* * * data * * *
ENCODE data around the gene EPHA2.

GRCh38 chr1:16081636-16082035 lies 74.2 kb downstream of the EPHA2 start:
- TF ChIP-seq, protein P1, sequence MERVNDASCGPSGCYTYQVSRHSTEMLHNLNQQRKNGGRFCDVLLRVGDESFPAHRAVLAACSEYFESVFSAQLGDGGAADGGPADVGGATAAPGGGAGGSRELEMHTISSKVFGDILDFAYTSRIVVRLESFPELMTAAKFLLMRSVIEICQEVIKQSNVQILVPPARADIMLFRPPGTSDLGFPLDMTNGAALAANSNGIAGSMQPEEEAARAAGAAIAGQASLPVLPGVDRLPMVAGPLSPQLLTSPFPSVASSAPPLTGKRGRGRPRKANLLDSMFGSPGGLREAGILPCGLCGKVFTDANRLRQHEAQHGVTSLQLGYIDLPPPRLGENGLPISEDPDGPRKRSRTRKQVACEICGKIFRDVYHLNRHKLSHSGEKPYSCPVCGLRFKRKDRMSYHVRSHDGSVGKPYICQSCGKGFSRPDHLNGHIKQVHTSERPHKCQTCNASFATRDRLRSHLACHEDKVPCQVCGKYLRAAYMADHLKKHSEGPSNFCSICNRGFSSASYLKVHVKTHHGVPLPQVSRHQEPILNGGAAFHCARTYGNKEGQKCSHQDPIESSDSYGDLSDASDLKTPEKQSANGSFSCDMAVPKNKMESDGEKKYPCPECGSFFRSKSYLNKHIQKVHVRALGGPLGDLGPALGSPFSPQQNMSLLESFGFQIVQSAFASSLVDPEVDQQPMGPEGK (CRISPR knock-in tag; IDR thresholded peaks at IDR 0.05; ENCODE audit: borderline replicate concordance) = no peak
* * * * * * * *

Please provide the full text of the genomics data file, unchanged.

ENCODE data around the gene EPHA2.

GRCh38 chr1:16081636-16082035 lies 74.2 kb downstream of the EPHA2 start:
- TF ChIP-seq, protein P1, sequence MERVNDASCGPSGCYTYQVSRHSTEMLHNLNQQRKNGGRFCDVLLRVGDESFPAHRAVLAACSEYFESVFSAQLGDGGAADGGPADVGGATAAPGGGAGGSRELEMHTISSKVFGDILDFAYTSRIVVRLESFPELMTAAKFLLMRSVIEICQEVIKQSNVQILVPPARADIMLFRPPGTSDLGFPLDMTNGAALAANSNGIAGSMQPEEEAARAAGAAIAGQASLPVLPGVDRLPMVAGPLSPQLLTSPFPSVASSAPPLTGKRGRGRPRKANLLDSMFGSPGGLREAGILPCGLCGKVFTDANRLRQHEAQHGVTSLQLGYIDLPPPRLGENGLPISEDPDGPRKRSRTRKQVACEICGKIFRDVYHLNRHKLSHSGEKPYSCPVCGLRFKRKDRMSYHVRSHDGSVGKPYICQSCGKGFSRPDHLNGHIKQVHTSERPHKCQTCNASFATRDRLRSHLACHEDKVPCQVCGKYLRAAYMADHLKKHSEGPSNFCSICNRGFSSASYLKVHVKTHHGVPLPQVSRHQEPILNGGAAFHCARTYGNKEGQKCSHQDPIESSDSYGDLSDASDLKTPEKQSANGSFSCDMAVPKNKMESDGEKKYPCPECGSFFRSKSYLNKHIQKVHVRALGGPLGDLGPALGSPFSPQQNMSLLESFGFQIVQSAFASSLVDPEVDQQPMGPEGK (CRISPR knock-in tag; IDR thresholded peaks at IDR 0.05; ENCODE audit: borderline replicate concordance) = no peak